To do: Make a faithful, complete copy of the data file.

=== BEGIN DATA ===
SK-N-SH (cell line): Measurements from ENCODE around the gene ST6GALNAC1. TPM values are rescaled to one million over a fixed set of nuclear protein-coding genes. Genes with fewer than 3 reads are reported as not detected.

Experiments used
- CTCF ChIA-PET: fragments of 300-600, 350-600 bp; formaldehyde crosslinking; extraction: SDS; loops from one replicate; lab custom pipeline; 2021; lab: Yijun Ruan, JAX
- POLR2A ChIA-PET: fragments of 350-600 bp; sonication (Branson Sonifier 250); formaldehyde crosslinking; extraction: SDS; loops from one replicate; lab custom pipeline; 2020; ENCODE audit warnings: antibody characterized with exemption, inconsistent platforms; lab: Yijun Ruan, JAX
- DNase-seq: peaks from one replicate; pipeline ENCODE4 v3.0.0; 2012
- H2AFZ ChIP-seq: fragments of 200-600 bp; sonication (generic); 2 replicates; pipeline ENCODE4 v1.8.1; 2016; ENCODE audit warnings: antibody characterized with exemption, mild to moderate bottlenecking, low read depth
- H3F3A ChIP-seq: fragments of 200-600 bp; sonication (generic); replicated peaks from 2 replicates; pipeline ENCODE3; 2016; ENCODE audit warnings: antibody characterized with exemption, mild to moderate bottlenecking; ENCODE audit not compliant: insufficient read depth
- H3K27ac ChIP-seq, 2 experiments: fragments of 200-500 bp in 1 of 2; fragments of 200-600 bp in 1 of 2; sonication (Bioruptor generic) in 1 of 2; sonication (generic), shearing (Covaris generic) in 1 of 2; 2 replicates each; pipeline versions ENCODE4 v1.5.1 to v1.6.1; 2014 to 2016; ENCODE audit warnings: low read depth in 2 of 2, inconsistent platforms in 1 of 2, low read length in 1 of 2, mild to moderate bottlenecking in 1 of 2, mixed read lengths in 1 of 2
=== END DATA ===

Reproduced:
SK-N-SH (cell line): Measurements from ENCODE around the gene ST6GALNAC1. TPM values are rescaled to one million over a fixed set of nuclear protein-coding genes. Genes with fewer than 3 reads are reported as not detected.

Experiments used
- CTCF ChIA-PET: fragments of 300-600, 350-600 bp; formaldehyde crosslinking; extraction: SDS; loops from one replicate; lab custom pipeline; 2021; lab: Yijun Ruan, JAX
- POLR2A ChIA-PET: fragments of 350-600 bp; sonication (Branson Sonifier 250); formaldehyde crosslinking; extraction: SDS; loops from one replicate; lab custom pipeline; 2020; ENCODE audit warnings: antibody characterized with exemption, inconsistent platforms; lab: Yijun Ruan, JAX
- DNase-seq: peaks from one replicate; pipeline ENCODE4 v3.0.0; 2012
- H2AFZ ChIP-seq: fragments of 200-600 bp; sonication (generic); 2 replicates; pipeline ENCODE4 v1.8.1; 2016; ENCODE audit warnings: antibody characterized with exemption, mild to moderate bottlenecking, low read depth
- H3F3A ChIP-seq: fragments of 200-600 bp; sonication (generic); replicated peaks from 2 replicates; pipeline ENCODE3; 2016; ENCODE audit warnings: antibody characterized with exemption, mild to moderate bottlenecking; ENCODE audit not compliant: insufficient read depth
- H3K27ac ChIP-seq, 2 experiments: fragments of 200-500 bp in 1 of 2; fragments of 200-600 bp in 1 of 2; sonication (Bioruptor generic) in 1 of 2; sonication (generic), shearing (Covaris generic) in 1 of 2; 2 replicates each; pipeline versions ENCODE4 v1.5.1 to v1.6.1; 2014 to 2016; ENCODE audit warnings: low read depth in 2 of 2, inconsistent platforms in 1 of 2, low read length in 1 of 2, mild to moderate bottlenecking in 1 of 2, mixed read lengths in 1 of 2